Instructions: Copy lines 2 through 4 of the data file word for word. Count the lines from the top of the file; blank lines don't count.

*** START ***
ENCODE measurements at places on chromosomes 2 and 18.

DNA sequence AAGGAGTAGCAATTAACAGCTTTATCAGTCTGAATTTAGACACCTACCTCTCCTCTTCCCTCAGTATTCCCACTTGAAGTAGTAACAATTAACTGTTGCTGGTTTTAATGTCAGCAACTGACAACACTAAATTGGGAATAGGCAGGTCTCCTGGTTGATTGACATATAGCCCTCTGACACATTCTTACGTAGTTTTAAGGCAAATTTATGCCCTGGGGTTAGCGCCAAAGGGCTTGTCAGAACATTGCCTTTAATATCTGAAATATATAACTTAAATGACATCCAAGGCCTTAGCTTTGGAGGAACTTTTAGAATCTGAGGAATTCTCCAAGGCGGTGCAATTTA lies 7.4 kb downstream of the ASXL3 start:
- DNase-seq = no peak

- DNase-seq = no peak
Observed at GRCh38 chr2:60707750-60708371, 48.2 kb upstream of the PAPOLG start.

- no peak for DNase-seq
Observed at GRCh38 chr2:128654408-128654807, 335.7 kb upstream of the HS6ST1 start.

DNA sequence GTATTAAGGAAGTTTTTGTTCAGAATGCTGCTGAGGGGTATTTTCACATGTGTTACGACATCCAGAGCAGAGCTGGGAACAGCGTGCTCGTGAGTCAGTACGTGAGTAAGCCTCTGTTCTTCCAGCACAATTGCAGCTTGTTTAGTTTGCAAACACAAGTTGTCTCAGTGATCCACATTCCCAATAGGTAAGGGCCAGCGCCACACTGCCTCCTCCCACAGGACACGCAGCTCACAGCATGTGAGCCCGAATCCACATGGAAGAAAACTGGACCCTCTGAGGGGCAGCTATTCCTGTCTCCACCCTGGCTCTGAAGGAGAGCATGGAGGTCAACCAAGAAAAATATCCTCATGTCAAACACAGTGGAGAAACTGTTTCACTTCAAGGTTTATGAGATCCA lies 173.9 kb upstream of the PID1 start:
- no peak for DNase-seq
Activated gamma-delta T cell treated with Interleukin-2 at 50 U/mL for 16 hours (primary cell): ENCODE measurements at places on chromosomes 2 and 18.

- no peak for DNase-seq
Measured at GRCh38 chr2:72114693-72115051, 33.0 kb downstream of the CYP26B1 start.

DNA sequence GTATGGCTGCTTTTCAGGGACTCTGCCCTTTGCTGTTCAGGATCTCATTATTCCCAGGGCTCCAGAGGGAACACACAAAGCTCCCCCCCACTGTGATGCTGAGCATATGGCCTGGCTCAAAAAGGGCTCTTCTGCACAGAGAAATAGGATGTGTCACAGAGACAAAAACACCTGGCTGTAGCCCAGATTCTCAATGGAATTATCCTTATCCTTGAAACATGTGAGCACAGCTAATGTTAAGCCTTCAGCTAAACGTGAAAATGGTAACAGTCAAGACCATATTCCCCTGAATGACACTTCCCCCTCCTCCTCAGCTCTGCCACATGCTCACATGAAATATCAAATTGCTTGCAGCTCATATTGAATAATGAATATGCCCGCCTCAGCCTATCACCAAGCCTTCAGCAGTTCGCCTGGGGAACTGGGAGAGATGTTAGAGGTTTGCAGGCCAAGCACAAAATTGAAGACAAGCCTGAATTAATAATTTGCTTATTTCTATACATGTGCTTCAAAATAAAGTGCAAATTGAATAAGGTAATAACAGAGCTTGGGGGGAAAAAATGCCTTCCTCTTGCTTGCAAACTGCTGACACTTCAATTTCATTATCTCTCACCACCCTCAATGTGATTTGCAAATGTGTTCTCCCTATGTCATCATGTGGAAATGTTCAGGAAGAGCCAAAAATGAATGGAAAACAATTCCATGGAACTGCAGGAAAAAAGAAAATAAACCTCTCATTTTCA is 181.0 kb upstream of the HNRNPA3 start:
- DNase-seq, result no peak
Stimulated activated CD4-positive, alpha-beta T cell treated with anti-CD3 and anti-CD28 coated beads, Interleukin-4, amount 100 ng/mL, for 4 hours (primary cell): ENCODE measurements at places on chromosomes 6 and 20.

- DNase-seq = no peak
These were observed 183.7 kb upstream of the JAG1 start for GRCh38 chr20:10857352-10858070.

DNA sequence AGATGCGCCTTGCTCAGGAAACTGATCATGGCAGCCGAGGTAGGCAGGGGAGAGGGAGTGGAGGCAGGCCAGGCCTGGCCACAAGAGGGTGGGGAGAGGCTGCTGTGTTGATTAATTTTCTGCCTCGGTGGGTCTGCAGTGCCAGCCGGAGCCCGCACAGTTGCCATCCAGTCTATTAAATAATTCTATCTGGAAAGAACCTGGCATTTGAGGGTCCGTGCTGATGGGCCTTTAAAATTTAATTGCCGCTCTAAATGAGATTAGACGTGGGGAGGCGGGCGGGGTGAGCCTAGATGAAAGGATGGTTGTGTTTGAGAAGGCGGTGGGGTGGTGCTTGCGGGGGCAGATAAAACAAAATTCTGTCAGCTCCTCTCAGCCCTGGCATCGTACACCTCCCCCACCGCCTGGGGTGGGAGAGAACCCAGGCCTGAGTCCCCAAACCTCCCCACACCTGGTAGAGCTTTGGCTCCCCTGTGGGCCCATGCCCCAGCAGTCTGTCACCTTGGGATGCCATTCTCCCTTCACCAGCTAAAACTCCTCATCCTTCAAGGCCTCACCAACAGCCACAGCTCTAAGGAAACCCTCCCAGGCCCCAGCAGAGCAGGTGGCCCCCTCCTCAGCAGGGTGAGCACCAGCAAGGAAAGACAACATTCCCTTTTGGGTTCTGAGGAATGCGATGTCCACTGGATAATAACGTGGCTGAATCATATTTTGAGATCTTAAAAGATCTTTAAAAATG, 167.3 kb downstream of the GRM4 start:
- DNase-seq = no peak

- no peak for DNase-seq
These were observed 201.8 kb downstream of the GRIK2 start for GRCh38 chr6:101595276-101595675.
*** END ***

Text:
DNA sequence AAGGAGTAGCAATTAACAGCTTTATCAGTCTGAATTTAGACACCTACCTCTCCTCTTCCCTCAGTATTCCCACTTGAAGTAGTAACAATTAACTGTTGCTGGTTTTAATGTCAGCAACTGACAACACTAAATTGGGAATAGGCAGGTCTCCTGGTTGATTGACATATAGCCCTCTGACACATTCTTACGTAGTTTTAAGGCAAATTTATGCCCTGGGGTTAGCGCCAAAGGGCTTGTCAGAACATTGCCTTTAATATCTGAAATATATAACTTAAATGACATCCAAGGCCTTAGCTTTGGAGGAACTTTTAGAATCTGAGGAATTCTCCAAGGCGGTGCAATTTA lies 7.4 kb downstream of the ASXL3 start:
- DNase-seq = no peak

- DNase-seq = no peak